Music publishing is perhaps the most complex and little understood sectors in the music business. Most folks grasp that record labels own so-called “master recordings,” but many don’t realize there’s a whole ‘nother copyright in music. read more
Over the years, the major labels have their fair share of critics; FMC has certainly been among them. You’ve probably heard the stories: artists arguing with their labels over issues of creative control, withheld royalty payments, shady accounting practices, payola, anticompetive activity and other shenanigans that rankle musicians and fans alike. These problems are well documented and still occur. This has resulted in a well-perpetuated meme that circles: that labels can do no right. And unfortunately, this narrative has become so fashionable that it’s frequently advanced at the expense of factual accuracy.
Take, for instance, the recent story about YouTube’s massive cuts to the view counts on both Sony Music Entertainment and Universal Music Group’s channels. The majority of the press coverage following SocialBlade’s initial report on the 2 billion view count cut jumped to the conclusion that Sony and Universal had artificially inflated their numbers… because that’s what a good-for-nothing company would do, right?
Ever find yourself in a situation where a hot court decision drops but you have precious little time for a proper analysis? That was exactly the case this week, when your steadfast FMC’ers found ourselves with an appeals ruling in Viacom’s high-profile case against YouTube. The decision just dropped yesterday, but dammit, we like to be first in analysis! (OK, maybe second; Public Knowledge is pretty quick on the draw.)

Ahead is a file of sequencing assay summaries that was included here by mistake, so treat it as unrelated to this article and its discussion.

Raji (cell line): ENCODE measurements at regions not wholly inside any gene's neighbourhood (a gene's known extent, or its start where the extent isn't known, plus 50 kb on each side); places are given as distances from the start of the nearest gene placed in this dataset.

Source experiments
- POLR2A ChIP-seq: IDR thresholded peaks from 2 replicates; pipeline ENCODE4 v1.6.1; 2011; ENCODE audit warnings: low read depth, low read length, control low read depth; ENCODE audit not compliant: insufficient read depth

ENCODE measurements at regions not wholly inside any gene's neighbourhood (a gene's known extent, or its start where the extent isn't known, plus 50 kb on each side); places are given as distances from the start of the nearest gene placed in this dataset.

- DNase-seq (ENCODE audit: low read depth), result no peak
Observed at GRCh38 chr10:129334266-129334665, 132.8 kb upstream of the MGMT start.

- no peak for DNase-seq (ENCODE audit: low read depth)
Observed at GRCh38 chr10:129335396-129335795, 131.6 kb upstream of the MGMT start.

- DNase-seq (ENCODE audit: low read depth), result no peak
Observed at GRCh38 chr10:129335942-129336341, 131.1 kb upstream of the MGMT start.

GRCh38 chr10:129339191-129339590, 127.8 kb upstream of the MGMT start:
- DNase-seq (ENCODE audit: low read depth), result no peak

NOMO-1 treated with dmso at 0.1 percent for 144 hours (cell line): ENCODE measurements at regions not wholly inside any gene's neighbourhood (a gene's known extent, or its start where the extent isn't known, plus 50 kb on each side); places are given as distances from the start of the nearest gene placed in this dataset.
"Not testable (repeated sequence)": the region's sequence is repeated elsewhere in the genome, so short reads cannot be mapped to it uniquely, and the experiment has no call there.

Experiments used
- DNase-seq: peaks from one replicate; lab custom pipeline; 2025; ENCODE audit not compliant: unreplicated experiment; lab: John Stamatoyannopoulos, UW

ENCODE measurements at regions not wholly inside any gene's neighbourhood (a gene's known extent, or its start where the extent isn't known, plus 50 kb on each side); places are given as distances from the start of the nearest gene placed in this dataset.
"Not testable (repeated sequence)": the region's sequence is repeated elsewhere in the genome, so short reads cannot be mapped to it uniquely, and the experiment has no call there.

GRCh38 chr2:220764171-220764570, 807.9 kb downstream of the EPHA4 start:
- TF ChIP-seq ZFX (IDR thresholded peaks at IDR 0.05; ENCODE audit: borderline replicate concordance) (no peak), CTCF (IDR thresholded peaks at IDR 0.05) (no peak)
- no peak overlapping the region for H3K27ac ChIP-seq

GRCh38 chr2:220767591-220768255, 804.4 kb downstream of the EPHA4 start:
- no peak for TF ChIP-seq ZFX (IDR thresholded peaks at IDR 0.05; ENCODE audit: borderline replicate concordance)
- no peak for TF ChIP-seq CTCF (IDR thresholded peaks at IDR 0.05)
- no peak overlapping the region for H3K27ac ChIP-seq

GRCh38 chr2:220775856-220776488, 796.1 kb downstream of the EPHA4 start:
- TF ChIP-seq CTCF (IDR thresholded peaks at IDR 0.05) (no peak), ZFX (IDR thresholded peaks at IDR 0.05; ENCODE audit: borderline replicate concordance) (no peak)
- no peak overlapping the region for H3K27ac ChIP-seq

The following is the gist of the case and the April 5, 2012 decision by the 2nd Circuit Court of appeals. read more
File sharing site MegaUpload has recently been in the sights of both the RIAA and MPAA for hosting copyrighted content. In an ironic (and immensely satisfying) twist, a new video surfaced today from artists whom the RIAA claim to represent that sings the praises of MegaUpload.
The video was commissioned by MegaUpload founder Kim Dotcom and features the likes of P. Diddy, Kanye West, Will.i.am, Snoop Dogg, Alicia Keys, Jamie Foxx, Lil John, and more. read more
[This post was authored by FMC intern Danny Weiss]
In a December 9 blog post, YouTube Product Manager David King announced Google’s acquisition of licensing and royalty service provider, RightsFlow. YouTube, a subsidiary of Google, will combine “RightsFlow’s expertise and technology with YouTube’s platform (and) hope to more rapidly license music on YouTube…” read more
Since its birth in 2005, the nature of YouTube as a platform for (just) homegrown video has undergone some seismic shifts. The site is now home to more media than almost any online streaming platform. Cute kittens and The Beatles (OK, little kids singing The Beatles) are now only a single click away. read more
Today’s post was co-authored by Shane Wagman, a 2009 Google Policy Fellow at Future of Music Coalition. She is currently a law student at the Benjamin N. Cardozo School of Law and a Howard M. Squadron Media Fellow / legal intern at the Electronic Frontier Foundation. The views and opinions in this post are wholly her own and do not reflect the views of any other organization.read more
At SXSW last week, YouTube unveiled a new opportunity for indie bands called Musicians Wanted. According to a recent YouTube post that provides some details about this program (the pitch is made by the members of Pomplamoose), "If you're a musician, and you want to make a living and do nothing but play music. . . either get signed or stick with YouTube."
In 2006, OK Go’s video for “Here It Goes Again” — also affectionately known as “the treadmill video” — became a web sensation. By decade’s end, it had been viewed approximately 50 million times — no small feat for a homemade clip. Although the video made its biggest splash on sites like YouTube, many fans embedded it on their personal pages and social networks. At which point “Here It Goes Again” went viral, increasing the band’s exposure on a global scale and boosting the band’s record sales (and the bottom line of their major label, EMI). read more